• Baker City, Oregon and Baker County, Oregon, were created and named for him. The county was created on September 22, 1862.
  • Fort Baker (Nevada), located in the Las Vegas Valley, was established in 1864 and named in his honor.[citation needed]
  • On April 29, 1897, the Lime Point Military Reservation, located near Sausalito, California, was renamed Fort Baker in his honor.
  • There is also a Fort Baker in the District of Columbia named for him. It is located between Forts Meigs and Stanton, one mile east of Uniontown at Fort Baker Drive and 30th Street.
  • A life-size marble statue of Baker was sculpted by Horatio Stone and placed in the Capitol Building. The Congressional bills that provided $10,000 in funds for its creation are viewable at the Library of Congress website. (H.R. 2762 and H.R. 2586)
  • On December 12, 1861, after the announcement of Baker's death, a resolution was submitted, by James W. Nesmith of Oregon, and passed which stated that Senate members would go into mourning by wearing crepe on their left arms for thirty days. (Library of Congress Journal of the Senate)
  • There is a plaster carving of his face at the Illinois State Capitol building in Springfield, Illinois. It is located in the Legislative Reference Bureau legal library, carved into the wall. <>
  • San Francisco's Baker Street, extending from Haight Street at Buena Vista Park, past the Palace of Fine Arts to the marina within the Golden Gate National Recreation Area at Marina Boulevard, is named after Baker.
  • On May 19, 2011, Oregon Governor John Kitzhaber signed SB809 into law, designating each February 24 as Edward D. Baker Day in Oregon at the urging of local members of the Sons of Union Veterans of the Civil War.
  • On October 21, 2011, the Oregon Civil War Sesquicentennial Commission held a special commemorative service honoring the life and public service of Oregon's second United States Senator, Edward D. Baker, in Salem, Oregon, held at the very hour of his death at the Battle of Ball's Bluff, 150 years ago. <>
  • Over the next two days near Leesburg, Virginia, two more events were held to honor the fallen statesman and soldier. A re-enactment of the Battle of Balls Bluff took place on the afternoon of October 22, 2011 on the very ground where Senator Baker was killed; and on October 23, 2011 a Ball's Bluff on-site memorial service for Senator Baker and lectures were organized by the Edward D. Baker Camp of the Sons of Union Veterans of Oregon with the endorsement of the Oregon Civil War Sesquicentennial Commission. <>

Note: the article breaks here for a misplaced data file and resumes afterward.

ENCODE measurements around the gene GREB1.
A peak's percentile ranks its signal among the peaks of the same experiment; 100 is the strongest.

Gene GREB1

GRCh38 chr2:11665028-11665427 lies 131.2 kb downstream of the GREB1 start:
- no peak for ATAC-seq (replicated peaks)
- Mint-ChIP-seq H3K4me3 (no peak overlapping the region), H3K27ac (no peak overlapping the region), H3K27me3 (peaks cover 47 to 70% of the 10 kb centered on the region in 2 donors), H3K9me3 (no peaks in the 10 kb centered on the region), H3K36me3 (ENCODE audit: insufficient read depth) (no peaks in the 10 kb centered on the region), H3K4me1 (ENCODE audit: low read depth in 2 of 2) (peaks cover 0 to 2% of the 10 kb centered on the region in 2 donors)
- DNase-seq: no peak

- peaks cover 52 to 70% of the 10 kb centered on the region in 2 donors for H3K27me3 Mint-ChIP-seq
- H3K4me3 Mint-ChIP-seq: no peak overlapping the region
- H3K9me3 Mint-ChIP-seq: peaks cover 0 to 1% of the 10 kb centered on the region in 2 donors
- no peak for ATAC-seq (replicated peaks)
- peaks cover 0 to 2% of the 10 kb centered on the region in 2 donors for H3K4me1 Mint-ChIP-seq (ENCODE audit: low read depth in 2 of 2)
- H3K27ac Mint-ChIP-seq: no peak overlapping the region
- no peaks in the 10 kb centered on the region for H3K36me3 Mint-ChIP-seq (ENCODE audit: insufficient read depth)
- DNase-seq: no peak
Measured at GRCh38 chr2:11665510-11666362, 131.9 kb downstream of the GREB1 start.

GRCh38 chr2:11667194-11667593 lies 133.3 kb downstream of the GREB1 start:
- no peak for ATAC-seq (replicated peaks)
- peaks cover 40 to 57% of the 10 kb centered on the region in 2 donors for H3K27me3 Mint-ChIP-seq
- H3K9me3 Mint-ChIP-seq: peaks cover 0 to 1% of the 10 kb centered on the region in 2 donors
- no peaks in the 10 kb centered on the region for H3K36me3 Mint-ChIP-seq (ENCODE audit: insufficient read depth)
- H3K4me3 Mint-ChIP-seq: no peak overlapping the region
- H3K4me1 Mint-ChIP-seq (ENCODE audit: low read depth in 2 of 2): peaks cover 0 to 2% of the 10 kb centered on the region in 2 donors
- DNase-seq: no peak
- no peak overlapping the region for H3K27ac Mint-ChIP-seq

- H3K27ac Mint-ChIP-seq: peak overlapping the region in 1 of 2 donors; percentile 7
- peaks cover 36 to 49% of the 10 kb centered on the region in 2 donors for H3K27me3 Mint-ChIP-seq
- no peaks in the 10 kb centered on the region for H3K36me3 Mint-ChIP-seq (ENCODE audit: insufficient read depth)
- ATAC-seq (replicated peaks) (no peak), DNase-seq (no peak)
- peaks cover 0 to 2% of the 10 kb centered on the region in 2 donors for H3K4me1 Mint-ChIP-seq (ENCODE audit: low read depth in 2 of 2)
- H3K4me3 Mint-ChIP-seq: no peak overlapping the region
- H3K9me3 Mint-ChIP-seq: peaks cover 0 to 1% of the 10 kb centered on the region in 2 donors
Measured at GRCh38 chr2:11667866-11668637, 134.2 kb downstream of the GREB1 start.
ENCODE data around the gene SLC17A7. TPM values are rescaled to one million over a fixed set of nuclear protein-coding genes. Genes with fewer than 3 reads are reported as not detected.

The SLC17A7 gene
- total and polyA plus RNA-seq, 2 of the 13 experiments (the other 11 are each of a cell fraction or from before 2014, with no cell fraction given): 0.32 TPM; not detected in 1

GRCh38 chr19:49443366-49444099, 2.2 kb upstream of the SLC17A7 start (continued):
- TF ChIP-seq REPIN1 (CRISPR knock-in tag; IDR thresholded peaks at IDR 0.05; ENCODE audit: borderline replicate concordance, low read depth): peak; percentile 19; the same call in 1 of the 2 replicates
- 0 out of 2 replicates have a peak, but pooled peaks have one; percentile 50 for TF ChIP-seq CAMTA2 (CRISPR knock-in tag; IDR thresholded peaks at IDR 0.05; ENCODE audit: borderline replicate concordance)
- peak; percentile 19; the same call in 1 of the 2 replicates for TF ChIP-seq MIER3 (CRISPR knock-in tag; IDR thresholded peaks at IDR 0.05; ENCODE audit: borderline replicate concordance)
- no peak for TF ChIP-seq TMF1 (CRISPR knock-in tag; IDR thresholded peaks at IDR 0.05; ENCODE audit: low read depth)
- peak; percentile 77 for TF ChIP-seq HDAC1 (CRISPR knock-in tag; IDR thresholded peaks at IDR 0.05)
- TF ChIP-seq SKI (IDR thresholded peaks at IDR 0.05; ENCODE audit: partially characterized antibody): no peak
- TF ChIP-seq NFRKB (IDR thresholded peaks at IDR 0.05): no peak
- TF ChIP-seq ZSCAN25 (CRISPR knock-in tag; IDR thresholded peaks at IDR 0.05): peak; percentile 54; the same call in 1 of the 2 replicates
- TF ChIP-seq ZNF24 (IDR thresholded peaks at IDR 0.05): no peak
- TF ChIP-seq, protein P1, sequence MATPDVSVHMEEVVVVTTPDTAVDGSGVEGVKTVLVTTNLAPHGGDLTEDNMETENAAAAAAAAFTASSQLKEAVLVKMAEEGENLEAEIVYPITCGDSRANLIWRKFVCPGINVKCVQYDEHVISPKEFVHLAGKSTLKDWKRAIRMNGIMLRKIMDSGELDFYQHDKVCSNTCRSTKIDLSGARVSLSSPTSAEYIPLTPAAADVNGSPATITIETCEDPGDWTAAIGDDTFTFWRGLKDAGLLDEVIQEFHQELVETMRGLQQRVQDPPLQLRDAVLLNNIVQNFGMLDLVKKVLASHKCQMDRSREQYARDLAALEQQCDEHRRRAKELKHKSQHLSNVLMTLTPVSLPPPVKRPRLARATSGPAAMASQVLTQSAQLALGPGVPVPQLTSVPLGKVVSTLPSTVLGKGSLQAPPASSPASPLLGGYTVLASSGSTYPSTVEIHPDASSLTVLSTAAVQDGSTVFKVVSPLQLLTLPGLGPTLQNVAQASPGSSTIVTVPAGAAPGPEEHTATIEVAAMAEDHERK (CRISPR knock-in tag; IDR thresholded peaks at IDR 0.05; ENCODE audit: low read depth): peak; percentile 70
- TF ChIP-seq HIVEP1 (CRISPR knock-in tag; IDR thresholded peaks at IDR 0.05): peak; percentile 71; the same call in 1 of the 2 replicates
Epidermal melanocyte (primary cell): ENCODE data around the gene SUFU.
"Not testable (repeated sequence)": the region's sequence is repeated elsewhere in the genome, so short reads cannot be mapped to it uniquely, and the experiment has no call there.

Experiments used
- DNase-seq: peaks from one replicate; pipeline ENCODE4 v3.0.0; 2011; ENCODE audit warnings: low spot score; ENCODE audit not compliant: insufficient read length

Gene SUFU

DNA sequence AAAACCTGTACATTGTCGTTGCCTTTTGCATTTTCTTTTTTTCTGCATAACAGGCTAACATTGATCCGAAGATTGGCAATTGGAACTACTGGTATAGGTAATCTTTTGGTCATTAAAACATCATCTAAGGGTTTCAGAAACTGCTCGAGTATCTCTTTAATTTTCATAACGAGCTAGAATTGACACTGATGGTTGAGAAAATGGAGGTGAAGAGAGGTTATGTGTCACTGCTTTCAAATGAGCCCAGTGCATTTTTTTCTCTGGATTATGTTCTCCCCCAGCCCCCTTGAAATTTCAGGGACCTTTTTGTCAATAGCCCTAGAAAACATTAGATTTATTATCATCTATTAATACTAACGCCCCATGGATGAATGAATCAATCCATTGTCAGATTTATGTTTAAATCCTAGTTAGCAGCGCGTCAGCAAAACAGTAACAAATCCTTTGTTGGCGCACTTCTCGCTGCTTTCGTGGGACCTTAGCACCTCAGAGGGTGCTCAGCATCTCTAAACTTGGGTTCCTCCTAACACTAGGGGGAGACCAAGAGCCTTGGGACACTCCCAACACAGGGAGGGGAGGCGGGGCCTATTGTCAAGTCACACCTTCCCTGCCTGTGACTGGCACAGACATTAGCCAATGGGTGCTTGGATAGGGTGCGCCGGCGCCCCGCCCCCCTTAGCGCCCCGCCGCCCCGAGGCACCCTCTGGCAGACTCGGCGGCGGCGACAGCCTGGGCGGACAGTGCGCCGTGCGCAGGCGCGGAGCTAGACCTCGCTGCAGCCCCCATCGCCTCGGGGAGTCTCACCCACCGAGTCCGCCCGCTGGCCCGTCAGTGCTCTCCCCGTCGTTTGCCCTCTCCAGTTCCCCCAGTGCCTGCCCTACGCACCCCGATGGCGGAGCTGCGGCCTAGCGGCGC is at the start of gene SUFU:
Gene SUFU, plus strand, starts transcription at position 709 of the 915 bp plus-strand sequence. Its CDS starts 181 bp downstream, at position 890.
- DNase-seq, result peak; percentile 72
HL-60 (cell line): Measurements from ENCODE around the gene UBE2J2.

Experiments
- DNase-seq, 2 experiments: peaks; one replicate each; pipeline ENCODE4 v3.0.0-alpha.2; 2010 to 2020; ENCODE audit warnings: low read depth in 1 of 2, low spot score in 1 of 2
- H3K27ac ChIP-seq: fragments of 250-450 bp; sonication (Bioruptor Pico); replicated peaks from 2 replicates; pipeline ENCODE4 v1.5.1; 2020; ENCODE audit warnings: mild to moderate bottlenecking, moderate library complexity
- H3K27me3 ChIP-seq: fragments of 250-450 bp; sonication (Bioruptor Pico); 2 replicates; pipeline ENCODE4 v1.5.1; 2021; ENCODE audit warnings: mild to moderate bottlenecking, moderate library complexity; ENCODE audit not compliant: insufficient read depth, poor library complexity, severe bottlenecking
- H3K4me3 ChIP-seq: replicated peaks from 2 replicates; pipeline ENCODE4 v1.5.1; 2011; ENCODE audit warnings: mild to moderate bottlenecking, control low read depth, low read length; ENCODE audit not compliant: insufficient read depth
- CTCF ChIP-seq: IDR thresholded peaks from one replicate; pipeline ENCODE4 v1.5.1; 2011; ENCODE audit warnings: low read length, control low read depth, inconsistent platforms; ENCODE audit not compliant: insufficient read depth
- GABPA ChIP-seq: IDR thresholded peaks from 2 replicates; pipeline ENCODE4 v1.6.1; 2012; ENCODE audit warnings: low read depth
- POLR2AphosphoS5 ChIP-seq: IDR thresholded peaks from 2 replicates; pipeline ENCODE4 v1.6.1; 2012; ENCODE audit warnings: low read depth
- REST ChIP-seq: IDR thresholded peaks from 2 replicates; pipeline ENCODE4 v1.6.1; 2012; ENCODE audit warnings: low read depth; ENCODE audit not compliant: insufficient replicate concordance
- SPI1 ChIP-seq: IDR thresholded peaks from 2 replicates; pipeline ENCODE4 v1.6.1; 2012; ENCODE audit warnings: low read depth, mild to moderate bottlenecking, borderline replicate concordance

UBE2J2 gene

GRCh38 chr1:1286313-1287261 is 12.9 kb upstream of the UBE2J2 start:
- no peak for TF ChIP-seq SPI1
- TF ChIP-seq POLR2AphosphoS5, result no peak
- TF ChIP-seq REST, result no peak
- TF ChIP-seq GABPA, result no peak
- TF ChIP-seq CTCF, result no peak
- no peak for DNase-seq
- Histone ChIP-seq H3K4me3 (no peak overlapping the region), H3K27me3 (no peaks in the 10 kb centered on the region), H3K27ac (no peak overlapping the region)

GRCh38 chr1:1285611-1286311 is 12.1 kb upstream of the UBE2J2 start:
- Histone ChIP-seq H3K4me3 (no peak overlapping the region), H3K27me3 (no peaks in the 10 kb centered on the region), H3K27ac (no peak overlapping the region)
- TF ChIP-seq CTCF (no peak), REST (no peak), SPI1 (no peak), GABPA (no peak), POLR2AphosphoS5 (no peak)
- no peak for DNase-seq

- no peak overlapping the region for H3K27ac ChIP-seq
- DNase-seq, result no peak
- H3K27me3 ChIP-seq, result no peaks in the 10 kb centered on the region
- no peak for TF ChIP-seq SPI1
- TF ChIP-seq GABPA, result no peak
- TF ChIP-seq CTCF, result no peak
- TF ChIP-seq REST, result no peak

1. 1.00 1.01 1.02 1.03 1.04 1.05 1.06 1.07 1.08 1.09 1.10 1.11 1.12 1.13 1.14 1.15 Blair, Harry C. and Rebecca Tarshis (1960). Colonel Edward Baker: Lincoln's Constant Ally. Portland, Ore.: Oregon Historical Society. 
  2. 2.00 2.01 2.02 2.03 2.04 2.05 2.06 2.07 2.08 2.09 2.10 2.11 Braden, Gayle A. (1960). The Public Career of Edward Dickinson Baker, unpublished PhD dissertation. Vanderbilt University. 
  3. Samuel (?-1852), Caroline C. (?-?), Lucy (?-?), Alfred W. (?-1898), and Edward Dickinson Jr. (?-1883)
  4. Martin, Jim (1996). "The secret baptism of Abraham Lincoln". 
  5. "Error: no |title= specified when using {{Cite web}}". 29th Congress, Dec. 30, 1846. 
  6. Lincoln Institute. "Edward D. Baker". Mr. Lincoln and Friends. Retrieved 13 February 2012. 
  7. Hay, John (December 1861). "Colonel Baker". 
  8. Kennedy, Elijah (1912). The Contest for California in 1861: How Colonel E.D. Baker Saved the Pacific States for the Union. New York: Houghton Mifflin. 
  9. "Error: no |title= specified when using {{Cite web}}". 1 August 1861. 
  10. "US Civil War Generals". Retrieved 14 February 2012. 
  11. Wilkes, George (30 October 1861). "Death of Col. Baker". 
  12. Wistar, Isaac (1914). Autobiography of Isaac James Wistar. New York: Harper & Bros.. 
  13. Burlingame, Michael (1997). The Inner World of Abraham Lincoln. University of Illinois Press. p. 300. ISBN 978-0-252-06667-2. 


External linksEdit

United States House of Representatives
Preceded by
John J. Hardin
Member of the U.S. House of Representatives
from Illinois's 7th congressional district

March 4, 1845 – December 24, 1846
Succeeded by
John Henry
Preceded by
Thomas J. Turner
Member of the U.S. House of Representatives
from Illinois's 6th congressional district

March 4, 1849 – March 4, 1851
Succeeded by
Thompson Campbell
United States Senate
Preceded by
Delazon Smith
U.S. Senator (Class 2) from Oregon
October 2, 1860 – October 21, 1861
Served alongside: Joseph Lane and James W. Nesmith
Succeeded by
Benjamin Stark